My first acquaintance with the Adirondack Grenville was through the kindness of Prof. James F. Kemp, under whose guidance in the field, a most delightful experience, I saw the problem of the stratigraphy of this Precambrian series of sediments. It is a problem fraught with many obstacles because of the complex folding2 of the Grenville, its patchy distribution, injections, and metamorphism. Later I became interested in the Adirondack graphite deposits and studied the Grenville sediments stratigraphically above and below the graphitic quartz schists,3 which constitute the ore.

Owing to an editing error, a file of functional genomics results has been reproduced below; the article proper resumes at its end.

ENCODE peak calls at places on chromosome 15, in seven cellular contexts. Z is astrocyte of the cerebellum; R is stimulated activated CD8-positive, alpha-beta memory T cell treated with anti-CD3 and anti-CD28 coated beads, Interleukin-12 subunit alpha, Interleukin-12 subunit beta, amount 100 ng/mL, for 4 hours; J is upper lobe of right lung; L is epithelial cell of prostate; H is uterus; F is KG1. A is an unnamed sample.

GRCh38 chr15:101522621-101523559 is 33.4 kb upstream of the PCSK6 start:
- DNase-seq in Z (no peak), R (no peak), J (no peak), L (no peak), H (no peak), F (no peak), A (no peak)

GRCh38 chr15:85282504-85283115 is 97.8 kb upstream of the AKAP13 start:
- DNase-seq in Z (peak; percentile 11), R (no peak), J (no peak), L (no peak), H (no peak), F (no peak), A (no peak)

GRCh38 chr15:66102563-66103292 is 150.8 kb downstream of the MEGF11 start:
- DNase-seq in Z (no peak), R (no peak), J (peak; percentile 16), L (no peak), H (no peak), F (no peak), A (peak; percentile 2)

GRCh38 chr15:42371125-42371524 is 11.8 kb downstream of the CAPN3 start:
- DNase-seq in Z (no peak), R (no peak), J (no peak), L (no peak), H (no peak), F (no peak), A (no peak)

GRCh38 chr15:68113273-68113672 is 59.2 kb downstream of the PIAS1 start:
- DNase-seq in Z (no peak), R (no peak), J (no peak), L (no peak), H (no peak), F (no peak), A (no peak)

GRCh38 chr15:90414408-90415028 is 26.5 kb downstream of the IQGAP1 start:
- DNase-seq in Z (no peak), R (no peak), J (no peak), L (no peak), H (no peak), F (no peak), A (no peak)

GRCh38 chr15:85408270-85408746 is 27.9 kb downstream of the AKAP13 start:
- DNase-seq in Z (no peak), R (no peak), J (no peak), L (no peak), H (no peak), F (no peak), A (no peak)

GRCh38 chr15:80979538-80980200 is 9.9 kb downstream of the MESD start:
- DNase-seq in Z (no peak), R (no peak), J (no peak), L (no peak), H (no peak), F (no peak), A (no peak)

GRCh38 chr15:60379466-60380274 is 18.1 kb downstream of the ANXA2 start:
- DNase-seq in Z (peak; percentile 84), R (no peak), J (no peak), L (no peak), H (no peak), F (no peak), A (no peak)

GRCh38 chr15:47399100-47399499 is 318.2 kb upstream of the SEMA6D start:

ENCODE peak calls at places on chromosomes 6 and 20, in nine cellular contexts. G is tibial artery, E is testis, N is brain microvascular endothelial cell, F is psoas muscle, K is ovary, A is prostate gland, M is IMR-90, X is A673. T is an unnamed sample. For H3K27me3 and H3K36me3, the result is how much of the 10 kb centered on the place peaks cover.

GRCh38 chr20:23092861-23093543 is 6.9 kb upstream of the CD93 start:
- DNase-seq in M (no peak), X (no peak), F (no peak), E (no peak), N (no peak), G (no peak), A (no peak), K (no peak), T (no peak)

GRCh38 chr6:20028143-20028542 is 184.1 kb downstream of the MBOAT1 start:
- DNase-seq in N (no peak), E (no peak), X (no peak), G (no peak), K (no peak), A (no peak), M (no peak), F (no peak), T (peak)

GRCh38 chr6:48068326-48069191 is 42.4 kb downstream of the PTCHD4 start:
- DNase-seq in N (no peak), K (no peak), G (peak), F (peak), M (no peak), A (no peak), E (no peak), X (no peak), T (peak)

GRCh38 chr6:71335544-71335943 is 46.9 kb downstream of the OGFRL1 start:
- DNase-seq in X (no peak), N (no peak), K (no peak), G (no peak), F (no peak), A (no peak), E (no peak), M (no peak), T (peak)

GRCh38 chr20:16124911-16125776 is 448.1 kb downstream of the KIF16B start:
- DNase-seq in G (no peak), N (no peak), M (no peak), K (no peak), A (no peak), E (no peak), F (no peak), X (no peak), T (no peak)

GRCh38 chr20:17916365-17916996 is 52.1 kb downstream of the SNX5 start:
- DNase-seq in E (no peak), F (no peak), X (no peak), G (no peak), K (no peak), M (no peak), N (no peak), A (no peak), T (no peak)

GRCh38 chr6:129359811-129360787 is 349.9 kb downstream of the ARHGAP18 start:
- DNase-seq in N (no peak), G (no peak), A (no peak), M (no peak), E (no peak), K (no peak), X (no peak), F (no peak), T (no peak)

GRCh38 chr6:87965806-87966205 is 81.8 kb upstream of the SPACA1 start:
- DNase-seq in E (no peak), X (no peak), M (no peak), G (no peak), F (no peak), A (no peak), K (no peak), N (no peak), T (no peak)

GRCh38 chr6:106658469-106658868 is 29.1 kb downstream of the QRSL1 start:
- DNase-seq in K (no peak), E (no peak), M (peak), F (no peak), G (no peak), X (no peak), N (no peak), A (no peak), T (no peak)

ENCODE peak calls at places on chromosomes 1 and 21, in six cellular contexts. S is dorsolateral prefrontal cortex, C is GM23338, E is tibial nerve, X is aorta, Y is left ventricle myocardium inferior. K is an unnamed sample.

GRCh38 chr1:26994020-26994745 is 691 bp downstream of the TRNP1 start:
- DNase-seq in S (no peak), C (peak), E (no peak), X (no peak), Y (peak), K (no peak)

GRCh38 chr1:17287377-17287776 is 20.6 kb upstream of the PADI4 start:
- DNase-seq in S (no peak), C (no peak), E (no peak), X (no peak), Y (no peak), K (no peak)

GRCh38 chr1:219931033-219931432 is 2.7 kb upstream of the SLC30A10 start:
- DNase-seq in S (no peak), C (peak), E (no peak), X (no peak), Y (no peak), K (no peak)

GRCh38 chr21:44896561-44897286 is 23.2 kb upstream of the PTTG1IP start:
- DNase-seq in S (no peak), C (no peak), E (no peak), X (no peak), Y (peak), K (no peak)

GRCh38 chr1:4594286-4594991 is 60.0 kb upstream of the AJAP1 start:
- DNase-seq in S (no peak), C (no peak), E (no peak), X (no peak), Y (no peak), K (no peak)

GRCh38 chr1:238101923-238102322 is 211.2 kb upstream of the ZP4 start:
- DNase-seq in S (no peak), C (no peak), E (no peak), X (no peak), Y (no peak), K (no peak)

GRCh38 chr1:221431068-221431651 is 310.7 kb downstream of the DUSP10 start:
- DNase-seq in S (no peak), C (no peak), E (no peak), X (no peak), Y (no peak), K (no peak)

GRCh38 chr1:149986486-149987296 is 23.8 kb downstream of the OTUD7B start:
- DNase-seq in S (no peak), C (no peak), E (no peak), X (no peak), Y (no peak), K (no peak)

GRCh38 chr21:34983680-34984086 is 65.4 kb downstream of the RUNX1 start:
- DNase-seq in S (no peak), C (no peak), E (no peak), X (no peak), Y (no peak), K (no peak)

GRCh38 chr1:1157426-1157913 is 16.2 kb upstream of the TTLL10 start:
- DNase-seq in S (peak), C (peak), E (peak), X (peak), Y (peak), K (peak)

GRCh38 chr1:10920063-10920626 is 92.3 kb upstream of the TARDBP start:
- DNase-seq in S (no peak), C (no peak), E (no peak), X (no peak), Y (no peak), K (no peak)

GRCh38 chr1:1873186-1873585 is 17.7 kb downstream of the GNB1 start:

In this work I have received valuable assistance from George H. Chadwick, David H. Newland, Wilbur G. Valentine, and Robert J. Howard. In 1917 sufficient field data was at hand to suggest some stratigraphic correlations involving a thousand feet of rocks on the eastern Adirondacks. Since then further field studies and a restudy of several hundred pétrographic slides justify, I believe, a . . .